“He has changed my life,” Gloria says of her 2-year-old rescue cat named Ginger.
Two tours as a Naval aviator left Gloria in a state of anxiety, and war has made her wary of crowds – and even of individuals who got a little too close.
“I tense up and get really uneasy,” says Gloria, who struggles with Post-Traumatic Stress Disorder (PTSD).
Gloria represents a growing trend among veterans. Across the country, women now make up between three to six percent of the homeless veteran population, according to National Coalition for Homeless Veterans. While their numbers may still be small compared to their male counterparts, women veterans face the same problems.
“People think we’re strong coming out of the military and should have our stuff together,” says Gloria. “It gets really hard. Some people don’t know where to go, what to do, especially when you have PTSD.”
Gloria once held a high-level government job in law enforcement, but at 45-years-old, found that she was going through unexplained upheaval and irritability.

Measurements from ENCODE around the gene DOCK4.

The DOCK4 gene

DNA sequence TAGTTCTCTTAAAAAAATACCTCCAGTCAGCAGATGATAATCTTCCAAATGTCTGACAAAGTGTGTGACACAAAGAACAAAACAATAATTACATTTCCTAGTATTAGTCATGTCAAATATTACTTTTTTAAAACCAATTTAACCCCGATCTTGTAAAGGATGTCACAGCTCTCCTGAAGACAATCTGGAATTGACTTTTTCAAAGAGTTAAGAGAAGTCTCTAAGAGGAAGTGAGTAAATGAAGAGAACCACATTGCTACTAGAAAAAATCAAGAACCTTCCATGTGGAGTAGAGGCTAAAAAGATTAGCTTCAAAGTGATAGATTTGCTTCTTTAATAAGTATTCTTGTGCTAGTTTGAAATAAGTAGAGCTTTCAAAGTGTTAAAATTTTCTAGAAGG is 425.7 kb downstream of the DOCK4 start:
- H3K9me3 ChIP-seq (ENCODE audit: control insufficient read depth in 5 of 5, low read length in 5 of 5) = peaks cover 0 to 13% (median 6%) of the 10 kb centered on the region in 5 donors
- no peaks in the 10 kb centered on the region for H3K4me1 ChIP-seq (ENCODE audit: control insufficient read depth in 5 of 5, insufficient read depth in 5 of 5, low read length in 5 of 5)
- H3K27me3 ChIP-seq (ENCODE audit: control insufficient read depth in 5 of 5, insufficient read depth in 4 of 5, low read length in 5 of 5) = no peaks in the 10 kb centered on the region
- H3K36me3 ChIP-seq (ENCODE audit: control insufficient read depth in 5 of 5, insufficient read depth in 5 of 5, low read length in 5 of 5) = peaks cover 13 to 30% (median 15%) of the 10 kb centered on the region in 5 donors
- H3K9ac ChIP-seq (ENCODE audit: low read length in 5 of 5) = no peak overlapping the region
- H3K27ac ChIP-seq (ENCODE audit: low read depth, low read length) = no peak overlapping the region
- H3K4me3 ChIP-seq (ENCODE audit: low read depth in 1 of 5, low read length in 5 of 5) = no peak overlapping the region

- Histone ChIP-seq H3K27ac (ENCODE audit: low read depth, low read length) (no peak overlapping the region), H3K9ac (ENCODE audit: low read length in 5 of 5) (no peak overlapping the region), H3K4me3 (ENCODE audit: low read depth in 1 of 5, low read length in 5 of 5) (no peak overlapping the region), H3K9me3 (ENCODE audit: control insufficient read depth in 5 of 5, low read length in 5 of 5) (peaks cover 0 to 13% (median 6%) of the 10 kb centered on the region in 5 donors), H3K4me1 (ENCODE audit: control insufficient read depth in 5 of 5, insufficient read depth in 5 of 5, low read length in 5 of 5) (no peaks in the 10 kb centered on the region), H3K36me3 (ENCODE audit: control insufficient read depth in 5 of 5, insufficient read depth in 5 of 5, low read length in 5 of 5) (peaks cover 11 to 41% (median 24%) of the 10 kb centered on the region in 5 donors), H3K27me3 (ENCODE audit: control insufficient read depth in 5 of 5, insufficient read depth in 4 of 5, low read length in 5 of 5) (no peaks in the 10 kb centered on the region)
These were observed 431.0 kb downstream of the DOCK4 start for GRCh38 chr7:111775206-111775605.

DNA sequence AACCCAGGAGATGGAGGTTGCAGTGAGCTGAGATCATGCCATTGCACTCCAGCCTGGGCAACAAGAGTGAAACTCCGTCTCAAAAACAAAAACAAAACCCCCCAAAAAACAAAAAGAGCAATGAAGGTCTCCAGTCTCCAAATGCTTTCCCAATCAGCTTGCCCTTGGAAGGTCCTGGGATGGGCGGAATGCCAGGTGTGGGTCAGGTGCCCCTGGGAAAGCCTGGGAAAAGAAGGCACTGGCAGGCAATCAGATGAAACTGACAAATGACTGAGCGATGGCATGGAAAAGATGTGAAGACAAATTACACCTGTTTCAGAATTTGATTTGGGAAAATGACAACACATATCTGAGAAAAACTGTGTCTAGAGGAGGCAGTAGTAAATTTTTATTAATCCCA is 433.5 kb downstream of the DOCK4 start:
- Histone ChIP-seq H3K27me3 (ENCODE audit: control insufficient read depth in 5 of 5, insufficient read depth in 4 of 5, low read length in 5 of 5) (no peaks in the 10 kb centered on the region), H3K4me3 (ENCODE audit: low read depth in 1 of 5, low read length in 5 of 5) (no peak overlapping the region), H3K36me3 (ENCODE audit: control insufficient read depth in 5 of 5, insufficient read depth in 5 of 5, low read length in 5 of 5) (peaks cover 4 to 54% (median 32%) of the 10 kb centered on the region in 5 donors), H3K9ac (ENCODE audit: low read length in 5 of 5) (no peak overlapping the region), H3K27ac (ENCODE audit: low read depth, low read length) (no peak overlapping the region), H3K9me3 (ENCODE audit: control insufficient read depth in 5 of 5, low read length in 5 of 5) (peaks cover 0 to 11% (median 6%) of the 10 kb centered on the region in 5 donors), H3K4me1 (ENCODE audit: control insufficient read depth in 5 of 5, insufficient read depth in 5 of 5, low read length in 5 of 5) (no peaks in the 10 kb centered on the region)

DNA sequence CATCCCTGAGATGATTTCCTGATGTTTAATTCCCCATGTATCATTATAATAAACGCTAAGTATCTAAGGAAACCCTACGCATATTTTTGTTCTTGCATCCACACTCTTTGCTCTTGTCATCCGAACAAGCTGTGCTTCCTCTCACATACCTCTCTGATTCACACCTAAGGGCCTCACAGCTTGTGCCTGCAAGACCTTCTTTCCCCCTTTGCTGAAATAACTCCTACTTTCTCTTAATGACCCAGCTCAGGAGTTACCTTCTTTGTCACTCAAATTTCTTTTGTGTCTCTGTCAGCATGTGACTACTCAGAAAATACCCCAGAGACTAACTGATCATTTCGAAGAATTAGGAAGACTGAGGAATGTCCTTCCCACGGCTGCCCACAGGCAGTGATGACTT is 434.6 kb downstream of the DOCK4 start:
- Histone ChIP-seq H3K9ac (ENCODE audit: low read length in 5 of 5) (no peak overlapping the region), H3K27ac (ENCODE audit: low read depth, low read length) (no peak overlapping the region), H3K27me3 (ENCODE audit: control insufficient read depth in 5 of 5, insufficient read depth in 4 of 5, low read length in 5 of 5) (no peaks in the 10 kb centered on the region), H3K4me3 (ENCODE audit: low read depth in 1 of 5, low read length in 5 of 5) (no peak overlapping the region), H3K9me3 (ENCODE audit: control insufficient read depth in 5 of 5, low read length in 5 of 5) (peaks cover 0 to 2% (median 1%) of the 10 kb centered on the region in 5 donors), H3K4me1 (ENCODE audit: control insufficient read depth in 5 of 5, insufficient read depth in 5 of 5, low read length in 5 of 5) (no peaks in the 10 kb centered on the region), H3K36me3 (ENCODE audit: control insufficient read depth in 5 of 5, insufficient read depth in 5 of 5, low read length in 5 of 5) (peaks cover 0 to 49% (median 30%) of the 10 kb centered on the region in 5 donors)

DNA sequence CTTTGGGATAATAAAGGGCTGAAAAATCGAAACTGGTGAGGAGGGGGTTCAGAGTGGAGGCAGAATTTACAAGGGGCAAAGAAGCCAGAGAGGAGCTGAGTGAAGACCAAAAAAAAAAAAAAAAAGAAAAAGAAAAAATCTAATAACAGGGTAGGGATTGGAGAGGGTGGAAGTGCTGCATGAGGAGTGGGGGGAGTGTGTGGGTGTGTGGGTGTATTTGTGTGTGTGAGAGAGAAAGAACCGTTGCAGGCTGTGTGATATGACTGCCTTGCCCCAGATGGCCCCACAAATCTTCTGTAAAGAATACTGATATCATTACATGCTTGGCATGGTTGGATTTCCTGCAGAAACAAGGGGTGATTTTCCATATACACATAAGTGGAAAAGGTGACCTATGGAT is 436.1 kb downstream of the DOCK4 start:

“I thought it was menopause, but I was having a mental breakdown,” says Gloria.
Brenda Finnell, an HVAF case manager who works with Gloria, says a significant challenge for female veterans include lack of available housing for themselves and their children.
“I think once we reach them we can do a really thorough job of providing assistance and resources,” says Brenda.
Gloria, who was homeless for four years, now lives in HVAF’s Moreau House, and spends her days gardening, rescuing cats and meeting daily with case managers.
“We are seeing more women who need help with housing,” says Kalisha Hayes, HVAF housing specialist. “Those who have served this nation shouldn’t find themselves on the streets.”
VA Secretary Eric Shinseki tells HVAF that women are a priority in the larger fight on veteran homelessness. A total of $10.3 million in grants presented this year will be shared with organizations, including HVAF, in eleven states to benefit homeless women veterans, including women with children, elderly women, or those who may be terminally ill.
HVAF is helping Shinseki and the VA meet this goal by opening another property that serves female veterans.
Jane, an Army veteran, is one of the first of the veterans to move in last month to Manchester Apartments, HVAF’s newest property. Manchester is the second HVAF co-ed housing location along with Moreau House.
“It’s tough out there for women veterans so I am thankful for this new chapter in my life,” says Jane.
Jane is working and plans to return to school to finish her degree in social work.
“I feel safe in this place. I am in control of my life,” says Jane. “I am no longer in an abusive situation.”